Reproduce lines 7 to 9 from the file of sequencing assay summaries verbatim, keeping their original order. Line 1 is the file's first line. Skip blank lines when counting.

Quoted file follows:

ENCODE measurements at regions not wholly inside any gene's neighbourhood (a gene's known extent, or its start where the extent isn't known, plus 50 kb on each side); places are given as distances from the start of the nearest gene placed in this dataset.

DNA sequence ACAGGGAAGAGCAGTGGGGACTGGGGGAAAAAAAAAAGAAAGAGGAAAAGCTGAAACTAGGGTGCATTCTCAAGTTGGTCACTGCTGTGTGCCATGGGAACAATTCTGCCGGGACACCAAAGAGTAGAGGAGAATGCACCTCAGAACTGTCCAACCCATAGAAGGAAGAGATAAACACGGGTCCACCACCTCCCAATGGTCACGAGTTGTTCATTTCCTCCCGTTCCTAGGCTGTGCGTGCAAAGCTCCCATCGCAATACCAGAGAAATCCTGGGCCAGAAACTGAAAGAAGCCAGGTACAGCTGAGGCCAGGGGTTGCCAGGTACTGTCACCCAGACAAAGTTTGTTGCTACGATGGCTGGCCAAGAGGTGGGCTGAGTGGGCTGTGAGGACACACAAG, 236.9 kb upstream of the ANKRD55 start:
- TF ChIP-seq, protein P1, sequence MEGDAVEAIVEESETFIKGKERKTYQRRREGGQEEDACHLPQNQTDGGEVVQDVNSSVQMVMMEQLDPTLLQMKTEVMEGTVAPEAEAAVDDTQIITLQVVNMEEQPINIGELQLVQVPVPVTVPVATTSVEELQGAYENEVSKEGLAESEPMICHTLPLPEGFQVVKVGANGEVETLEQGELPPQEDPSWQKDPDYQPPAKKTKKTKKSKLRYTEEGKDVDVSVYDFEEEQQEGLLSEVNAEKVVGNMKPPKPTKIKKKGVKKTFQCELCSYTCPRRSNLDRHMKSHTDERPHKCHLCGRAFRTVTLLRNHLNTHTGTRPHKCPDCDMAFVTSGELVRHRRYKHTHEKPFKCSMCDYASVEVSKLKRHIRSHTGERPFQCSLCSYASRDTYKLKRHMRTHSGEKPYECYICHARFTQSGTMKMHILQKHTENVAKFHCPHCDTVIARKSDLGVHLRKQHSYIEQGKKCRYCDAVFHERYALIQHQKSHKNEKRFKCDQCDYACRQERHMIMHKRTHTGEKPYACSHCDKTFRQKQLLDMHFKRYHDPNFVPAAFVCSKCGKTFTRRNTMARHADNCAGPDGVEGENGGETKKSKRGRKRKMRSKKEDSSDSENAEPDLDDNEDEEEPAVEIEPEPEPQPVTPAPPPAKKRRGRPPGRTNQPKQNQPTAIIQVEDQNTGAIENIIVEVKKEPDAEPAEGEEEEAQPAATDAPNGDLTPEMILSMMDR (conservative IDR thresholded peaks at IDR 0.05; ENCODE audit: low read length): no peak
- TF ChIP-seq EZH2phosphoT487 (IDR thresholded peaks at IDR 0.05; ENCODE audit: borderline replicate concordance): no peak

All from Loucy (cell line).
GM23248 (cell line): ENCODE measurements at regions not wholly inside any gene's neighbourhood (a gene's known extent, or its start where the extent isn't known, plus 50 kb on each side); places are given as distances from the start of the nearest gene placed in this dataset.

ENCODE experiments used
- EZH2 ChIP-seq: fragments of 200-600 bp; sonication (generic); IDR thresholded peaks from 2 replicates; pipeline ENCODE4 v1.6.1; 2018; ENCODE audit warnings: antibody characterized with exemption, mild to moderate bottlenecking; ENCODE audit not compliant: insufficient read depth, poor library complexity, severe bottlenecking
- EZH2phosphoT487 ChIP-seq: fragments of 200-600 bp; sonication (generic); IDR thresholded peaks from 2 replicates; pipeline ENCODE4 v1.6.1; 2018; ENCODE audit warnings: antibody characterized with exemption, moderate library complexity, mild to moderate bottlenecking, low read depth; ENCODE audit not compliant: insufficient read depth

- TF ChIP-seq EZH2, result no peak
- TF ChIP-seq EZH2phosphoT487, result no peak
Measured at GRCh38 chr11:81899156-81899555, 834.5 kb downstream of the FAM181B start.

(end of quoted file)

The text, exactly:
ENCODE experiments used
- EZH2 ChIP-seq: fragments of 200-600 bp; sonication (generic); IDR thresholded peaks from 2 replicates; pipeline ENCODE4 v1.6.1; 2018; ENCODE audit warnings: antibody characterized with exemption, mild to moderate bottlenecking; ENCODE audit not compliant: insufficient read depth, poor library complexity, severe bottlenecking
- EZH2phosphoT487 ChIP-seq: fragments of 200-600 bp; sonication (generic); IDR thresholded peaks from 2 replicates; pipeline ENCODE4 v1.6.1; 2018; ENCODE audit warnings: antibody characterized with exemption, moderate library complexity, mild to moderate bottlenecking, low read depth; ENCODE audit not compliant: insufficient read depth